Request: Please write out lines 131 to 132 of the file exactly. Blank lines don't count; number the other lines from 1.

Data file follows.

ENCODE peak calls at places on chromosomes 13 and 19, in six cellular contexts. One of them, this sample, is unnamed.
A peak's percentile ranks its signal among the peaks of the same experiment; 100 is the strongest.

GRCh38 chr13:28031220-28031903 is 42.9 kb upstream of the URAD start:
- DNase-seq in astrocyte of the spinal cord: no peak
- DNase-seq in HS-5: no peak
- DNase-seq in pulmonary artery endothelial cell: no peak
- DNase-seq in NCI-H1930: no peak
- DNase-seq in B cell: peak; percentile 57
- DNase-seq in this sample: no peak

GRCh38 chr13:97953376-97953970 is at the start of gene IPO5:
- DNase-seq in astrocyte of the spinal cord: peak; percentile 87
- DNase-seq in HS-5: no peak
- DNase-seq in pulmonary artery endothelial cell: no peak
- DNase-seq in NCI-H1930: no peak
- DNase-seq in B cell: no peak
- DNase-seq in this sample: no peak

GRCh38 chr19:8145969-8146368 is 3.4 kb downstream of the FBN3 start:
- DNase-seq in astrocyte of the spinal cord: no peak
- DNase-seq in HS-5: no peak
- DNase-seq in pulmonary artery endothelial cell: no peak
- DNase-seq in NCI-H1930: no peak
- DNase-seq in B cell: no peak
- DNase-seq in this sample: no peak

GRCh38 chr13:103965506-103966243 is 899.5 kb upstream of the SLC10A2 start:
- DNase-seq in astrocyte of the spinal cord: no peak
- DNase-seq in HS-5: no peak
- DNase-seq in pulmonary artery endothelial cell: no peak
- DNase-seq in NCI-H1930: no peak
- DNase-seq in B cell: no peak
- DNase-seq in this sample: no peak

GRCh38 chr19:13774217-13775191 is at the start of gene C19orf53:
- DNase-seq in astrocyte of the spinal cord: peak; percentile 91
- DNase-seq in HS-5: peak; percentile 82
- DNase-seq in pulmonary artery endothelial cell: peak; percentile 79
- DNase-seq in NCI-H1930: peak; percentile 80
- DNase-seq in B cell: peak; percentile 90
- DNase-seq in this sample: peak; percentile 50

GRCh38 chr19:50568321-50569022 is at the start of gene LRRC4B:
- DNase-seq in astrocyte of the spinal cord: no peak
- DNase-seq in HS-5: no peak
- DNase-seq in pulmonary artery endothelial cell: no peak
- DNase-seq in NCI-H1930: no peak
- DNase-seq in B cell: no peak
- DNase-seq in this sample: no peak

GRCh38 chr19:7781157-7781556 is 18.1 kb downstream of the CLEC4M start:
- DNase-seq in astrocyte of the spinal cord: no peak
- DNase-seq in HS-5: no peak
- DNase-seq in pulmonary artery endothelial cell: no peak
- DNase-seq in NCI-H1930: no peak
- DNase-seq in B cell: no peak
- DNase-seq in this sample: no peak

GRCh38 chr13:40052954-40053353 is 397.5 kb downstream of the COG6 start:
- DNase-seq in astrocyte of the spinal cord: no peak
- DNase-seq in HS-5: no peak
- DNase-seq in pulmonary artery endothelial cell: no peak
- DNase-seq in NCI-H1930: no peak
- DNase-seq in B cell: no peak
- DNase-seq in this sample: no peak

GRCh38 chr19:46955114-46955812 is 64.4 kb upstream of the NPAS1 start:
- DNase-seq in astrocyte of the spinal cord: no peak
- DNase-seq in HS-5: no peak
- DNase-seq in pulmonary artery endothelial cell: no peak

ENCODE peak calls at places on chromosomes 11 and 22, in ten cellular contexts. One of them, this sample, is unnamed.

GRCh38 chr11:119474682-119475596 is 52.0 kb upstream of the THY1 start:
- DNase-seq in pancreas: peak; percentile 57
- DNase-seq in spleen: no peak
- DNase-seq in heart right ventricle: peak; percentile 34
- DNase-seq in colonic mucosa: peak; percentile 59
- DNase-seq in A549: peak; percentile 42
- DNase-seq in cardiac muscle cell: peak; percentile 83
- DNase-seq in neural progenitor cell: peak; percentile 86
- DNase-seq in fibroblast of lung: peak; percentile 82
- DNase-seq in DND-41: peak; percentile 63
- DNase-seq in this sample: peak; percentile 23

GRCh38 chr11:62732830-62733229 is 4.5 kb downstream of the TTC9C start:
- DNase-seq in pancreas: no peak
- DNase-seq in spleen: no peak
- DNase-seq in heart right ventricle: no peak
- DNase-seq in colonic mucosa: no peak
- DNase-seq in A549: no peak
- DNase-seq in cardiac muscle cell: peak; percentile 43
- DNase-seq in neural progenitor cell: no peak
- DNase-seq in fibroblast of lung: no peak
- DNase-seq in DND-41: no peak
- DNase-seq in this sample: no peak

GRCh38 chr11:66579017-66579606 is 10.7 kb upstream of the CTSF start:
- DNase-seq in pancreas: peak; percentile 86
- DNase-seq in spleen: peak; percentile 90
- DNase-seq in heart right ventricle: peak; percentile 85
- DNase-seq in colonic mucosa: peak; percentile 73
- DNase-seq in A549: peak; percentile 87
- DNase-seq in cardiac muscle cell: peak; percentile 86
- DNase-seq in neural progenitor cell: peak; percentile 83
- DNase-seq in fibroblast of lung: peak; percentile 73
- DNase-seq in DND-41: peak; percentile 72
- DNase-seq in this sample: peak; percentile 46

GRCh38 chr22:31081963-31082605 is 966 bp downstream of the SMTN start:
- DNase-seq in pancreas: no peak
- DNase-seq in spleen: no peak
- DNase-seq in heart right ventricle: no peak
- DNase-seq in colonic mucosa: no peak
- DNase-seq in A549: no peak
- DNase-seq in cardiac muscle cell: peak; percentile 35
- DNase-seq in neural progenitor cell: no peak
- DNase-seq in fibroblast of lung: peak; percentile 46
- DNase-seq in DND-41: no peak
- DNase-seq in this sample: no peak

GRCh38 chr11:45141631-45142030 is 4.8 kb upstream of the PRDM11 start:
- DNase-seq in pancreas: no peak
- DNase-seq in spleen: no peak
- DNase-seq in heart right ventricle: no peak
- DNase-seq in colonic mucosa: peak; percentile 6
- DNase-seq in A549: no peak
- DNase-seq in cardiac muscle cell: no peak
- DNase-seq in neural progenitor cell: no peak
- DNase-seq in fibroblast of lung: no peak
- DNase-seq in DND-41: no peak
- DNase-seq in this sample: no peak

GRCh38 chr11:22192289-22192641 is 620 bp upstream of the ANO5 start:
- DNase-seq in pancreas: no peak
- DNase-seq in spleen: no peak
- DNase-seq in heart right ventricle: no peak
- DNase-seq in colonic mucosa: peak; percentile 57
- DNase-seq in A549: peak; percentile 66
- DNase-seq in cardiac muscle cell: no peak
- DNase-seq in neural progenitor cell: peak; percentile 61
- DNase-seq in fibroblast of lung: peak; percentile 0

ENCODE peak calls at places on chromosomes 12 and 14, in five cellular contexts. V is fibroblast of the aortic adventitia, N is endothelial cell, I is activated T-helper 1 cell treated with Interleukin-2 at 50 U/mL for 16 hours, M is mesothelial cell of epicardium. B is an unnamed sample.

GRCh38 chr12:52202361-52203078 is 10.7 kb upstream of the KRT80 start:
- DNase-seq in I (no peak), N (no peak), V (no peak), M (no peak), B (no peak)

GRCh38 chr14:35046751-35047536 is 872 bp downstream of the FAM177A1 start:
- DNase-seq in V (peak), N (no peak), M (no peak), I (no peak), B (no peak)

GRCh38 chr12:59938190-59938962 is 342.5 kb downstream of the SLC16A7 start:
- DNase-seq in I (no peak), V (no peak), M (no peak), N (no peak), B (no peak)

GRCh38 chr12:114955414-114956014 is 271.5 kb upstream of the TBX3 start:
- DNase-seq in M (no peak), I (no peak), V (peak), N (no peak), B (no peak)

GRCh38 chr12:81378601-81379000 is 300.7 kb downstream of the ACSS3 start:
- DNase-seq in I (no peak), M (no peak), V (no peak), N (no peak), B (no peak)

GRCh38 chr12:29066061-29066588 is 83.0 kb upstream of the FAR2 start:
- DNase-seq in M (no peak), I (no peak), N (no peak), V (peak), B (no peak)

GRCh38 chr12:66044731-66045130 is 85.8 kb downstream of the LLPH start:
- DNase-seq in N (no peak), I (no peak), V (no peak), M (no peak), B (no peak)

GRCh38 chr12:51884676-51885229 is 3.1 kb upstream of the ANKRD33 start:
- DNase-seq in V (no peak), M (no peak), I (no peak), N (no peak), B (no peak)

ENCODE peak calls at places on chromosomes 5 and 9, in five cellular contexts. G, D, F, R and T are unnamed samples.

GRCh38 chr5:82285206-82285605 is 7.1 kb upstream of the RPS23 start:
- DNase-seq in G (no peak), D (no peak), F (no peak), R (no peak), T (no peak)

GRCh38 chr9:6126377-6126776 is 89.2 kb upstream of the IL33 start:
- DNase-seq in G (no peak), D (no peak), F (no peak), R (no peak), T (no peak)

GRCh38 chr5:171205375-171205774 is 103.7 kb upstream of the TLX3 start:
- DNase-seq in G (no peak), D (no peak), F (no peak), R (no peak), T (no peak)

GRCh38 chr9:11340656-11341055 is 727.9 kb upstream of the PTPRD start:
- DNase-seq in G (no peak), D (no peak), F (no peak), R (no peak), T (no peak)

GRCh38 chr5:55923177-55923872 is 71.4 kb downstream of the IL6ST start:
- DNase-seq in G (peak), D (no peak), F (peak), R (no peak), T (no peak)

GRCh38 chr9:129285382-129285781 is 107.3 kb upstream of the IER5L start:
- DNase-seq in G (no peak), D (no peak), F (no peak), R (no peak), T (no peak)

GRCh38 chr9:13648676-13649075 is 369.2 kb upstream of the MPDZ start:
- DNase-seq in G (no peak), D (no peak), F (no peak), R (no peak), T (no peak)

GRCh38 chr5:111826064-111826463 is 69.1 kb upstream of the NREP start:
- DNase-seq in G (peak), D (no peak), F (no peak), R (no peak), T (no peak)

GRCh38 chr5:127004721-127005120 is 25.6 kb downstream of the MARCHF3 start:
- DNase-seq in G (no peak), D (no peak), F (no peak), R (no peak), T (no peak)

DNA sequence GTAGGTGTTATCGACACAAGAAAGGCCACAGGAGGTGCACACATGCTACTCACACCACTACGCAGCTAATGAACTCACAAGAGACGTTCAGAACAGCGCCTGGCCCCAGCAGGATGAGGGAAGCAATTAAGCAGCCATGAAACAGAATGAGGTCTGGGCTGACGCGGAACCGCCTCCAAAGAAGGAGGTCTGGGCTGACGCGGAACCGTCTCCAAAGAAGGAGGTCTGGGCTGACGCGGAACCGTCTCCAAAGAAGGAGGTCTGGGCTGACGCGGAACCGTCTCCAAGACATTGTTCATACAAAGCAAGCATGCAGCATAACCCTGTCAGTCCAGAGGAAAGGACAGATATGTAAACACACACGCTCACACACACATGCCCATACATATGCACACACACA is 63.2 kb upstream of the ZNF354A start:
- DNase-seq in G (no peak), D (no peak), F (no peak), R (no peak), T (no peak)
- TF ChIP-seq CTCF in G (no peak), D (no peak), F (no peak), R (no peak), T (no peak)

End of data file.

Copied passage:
GRCh38 chr14:35046751-35047536 is 872 bp downstream of the FAM177A1 start:
- DNase-seq in V (peak), N (no peak), M (no peak), I (no peak), B (no peak)